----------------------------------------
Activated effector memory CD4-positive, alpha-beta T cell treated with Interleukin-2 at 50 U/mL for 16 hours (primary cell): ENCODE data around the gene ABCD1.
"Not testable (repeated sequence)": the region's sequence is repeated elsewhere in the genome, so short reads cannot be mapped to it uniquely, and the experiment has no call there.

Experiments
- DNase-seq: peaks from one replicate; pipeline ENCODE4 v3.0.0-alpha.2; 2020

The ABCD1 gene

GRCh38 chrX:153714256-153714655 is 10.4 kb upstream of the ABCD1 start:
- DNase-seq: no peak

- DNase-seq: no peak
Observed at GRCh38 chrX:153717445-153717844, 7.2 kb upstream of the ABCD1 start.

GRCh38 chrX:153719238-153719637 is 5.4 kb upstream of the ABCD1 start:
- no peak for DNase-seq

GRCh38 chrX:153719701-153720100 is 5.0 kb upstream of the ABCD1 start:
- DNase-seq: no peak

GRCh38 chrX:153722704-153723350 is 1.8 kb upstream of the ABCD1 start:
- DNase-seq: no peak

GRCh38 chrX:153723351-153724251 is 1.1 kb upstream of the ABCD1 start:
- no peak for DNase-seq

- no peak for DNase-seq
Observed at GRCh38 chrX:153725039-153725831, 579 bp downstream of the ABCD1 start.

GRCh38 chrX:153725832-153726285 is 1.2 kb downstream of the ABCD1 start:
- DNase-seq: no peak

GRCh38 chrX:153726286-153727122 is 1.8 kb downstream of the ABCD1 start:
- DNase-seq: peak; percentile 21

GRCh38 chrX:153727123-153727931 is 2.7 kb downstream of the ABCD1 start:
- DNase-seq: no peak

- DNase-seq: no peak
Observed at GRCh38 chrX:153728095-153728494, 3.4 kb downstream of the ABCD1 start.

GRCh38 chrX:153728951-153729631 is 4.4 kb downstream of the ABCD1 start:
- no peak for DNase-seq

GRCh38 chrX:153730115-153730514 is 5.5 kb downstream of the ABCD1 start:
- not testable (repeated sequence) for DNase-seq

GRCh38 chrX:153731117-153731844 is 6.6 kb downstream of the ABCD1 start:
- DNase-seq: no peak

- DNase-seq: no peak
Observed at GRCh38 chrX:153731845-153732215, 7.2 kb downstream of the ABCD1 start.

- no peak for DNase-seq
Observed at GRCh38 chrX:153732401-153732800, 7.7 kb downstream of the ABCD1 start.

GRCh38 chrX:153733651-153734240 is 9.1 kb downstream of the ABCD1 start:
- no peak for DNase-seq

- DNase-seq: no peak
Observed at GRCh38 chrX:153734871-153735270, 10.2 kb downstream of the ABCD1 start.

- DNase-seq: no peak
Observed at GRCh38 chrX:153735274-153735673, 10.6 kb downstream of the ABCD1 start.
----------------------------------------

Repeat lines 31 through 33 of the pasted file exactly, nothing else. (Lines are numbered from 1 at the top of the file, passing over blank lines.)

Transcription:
- not testable (repeated sequence) for DNase-seq

GRCh38 chrX:153731117-153731844 is 6.6 kb downstream of the ABCD1 start:
- DNase-seq: no peak